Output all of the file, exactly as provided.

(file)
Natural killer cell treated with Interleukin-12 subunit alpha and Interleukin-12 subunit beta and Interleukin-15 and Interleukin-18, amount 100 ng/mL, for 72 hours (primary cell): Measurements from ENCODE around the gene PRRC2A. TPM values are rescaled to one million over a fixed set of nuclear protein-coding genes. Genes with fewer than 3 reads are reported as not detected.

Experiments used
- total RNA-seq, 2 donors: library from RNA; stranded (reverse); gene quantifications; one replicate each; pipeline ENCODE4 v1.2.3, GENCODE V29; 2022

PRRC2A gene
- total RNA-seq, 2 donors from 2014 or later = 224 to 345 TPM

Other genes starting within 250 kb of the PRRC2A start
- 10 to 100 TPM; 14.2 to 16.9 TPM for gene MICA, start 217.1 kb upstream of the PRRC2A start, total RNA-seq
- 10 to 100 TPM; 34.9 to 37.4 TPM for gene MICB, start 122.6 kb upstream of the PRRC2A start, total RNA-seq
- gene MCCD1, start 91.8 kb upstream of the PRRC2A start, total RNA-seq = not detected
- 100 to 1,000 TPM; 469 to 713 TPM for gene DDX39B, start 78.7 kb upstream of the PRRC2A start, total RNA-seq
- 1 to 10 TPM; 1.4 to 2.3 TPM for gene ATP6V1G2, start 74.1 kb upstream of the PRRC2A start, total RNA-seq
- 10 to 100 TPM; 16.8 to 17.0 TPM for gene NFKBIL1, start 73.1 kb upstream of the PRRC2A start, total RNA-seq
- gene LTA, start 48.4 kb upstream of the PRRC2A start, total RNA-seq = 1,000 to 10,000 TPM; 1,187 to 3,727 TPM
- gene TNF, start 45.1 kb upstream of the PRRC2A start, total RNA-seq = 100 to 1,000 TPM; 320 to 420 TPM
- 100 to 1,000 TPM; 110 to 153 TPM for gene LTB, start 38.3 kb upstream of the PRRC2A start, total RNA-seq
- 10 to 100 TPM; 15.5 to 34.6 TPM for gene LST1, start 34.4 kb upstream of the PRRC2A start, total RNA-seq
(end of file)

Natural killer cell treated with Interleukin-12 subunit alpha and Interleukin-12 subunit beta and Interleukin-15 and Interleukin-18, amount 100 ng/mL, for 72 hours (primary cell): Measurements from ENCODE around the gene PRRC2A. TPM values are rescaled to one million over a fixed set of nuclear protein-coding genes. Genes with fewer than 3 reads are reported as not detected.

Experiments used
- total RNA-seq, 2 donors: library from RNA; stranded (reverse); gene quantifications; one replicate each; pipeline ENCODE4 v1.2.3, GENCODE V29; 2022

PRRC2A gene
- total RNA-seq, 2 donors from 2014 or later = 224 to 345 TPM

Other genes starting within 250 kb of the PRRC2A start
- 10 to 100 TPM; 14.2 to 16.9 TPM for gene MICA, start 217.1 kb upstream of the PRRC2A start, total RNA-seq
- 10 to 100 TPM; 34.9 to 37.4 TPM for gene MICB, start 122.6 kb upstream of the PRRC2A start, total RNA-seq
- gene MCCD1, start 91.8 kb upstream of the PRRC2A start, total RNA-seq = not detected
- 100 to 1,000 TPM; 469 to 713 TPM for gene DDX39B, start 78.7 kb upstream of the PRRC2A start, total RNA-seq
- 1 to 10 TPM; 1.4 to 2.3 TPM for gene ATP6V1G2, start 74.1 kb upstream of the PRRC2A start, total RNA-seq
- 10 to 100 TPM; 16.8 to 17.0 TPM for gene NFKBIL1, start 73.1 kb upstream of the PRRC2A start, total RNA-seq
- gene LTA, start 48.4 kb upstream of the PRRC2A start, total RNA-seq = 1,000 to 10,000 TPM; 1,187 to 3,727 TPM
- gene TNF, start 45.1 kb upstream of the PRRC2A start, total RNA-seq = 100 to 1,000 TPM; 320 to 420 TPM
- 100 to 1,000 TPM; 110 to 153 TPM for gene LTB, start 38.3 kb upstream of the PRRC2A start, total RNA-seq
- 10 to 100 TPM; 15.5 to 34.6 TPM for gene LST1, start 34.4 kb upstream of the PRRC2A start, total RNA-seq